The Homefront

The Home Front during
1917 Selective Service
24,000,000 men registered for
the draft by the end of 1918
4,800,000 men served in WWI
(2,000,000 saw active combat)
400,000 African-Americans
served in segregated units
15,000 Native-Americans served
as scouts, messengers, and
snipers in non-segregated units
Opportunities for African
Americans during WWI
1916 – 1919 
War industries work
Enlistment in
The War Industries Board told factories
what to produce and the War Labor Board
settled labor disputes
From the biography of a 'Munitionette', Miss Joan Williams
'Women working
in larger munitions
factories were
known as Canaries
because they dealt
with TNT which
caused their skin to
turn yellow.
Around 400
women died from
overexposure to
TNT during World
War One. Other
hazards were more
obvious and minor
problems were
The Role of Women in WWI
Women in the military
– Army Nursing Corps 10,000 overseas
– Navy clerical duties, radio operators
Organizing the War
Effort at Home
War Industries Board –
Bernard Baruch
Food Administration –
Herbert Hoover
Fuel Administration –
Railroad Administration –
William McAdoo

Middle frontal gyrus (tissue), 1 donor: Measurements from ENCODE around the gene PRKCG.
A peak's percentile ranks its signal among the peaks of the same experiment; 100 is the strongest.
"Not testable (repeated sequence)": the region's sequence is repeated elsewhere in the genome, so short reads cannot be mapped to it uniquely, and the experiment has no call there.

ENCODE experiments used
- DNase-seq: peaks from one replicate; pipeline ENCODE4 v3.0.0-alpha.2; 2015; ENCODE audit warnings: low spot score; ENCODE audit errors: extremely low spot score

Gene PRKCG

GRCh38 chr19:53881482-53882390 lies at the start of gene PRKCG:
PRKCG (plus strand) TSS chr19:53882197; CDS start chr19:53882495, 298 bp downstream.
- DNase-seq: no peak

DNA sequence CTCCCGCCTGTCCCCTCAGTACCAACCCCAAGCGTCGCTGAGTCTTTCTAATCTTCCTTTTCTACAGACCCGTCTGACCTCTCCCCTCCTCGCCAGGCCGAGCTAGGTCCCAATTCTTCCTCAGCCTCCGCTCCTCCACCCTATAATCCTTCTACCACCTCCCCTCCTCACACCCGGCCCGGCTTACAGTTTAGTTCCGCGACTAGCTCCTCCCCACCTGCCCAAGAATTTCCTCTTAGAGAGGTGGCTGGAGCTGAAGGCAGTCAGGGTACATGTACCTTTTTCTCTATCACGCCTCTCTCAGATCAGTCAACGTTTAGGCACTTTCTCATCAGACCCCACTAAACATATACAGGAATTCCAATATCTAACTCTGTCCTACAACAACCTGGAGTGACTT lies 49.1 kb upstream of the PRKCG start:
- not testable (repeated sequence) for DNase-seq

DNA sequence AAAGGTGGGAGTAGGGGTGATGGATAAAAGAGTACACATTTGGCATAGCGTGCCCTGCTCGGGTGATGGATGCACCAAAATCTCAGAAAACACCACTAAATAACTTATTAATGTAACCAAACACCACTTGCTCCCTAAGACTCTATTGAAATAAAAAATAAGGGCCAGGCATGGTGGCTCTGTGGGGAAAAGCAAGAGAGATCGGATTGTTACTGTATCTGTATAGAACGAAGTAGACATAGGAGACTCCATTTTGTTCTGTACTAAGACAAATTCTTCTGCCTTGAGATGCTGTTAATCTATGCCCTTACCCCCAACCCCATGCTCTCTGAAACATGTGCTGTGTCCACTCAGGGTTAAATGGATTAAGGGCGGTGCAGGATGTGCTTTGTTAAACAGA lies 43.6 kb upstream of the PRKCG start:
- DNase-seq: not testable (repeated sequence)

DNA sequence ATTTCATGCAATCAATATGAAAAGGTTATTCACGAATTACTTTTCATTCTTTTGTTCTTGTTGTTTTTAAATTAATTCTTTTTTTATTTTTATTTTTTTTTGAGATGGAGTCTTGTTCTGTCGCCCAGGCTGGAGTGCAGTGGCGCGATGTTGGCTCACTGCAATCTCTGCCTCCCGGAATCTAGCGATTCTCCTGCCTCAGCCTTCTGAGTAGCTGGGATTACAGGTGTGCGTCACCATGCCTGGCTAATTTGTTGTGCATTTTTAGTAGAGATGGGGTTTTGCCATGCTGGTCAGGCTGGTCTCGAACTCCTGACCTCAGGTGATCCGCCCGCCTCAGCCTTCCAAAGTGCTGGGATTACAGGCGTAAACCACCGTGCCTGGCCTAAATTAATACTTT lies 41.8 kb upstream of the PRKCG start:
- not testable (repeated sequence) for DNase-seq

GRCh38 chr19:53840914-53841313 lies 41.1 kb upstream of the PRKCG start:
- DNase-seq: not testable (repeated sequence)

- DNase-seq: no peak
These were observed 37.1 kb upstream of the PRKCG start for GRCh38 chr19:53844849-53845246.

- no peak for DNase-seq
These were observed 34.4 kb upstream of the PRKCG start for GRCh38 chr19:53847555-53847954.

National War Labor Board –
W. H.Taft & Frank P. Walsh
Food Administration
“Wheatless Mondays”
“Meatless Tuesdays”
“Porkless Thursdays”
“V” is for Victory (Garden that
Fuel Administration
Liberty Bonds and Victory Bonds
Committee on Public Information
How far are YOU willing to go
for your country?
Espionage Act – 1917
- forbade actions that
obstructed recruitment or
efforts to promote
insubordination in the military.
- ordered the Postmaster
General to remove Leftist
materials from the mail.
- fines of up to $10,000 and/or
up to 20 years in prison.
How far are YOU willing to
go for your country?
Sedition Act – 1918
- it was a crime to speak against the
purchase of war bonds or willfully
utter, print, write or publish any
disloyal, profane, or abusive language about
this form of US Govt., the US
Constitution, or the US
armed forces or to willfully urge, incite,
or advocate any curtailment of
production of things necessary or
essential to the prosecution of the
war…with intent of such curtailment to
cripple or hinder the US in the
prosecution of the war.

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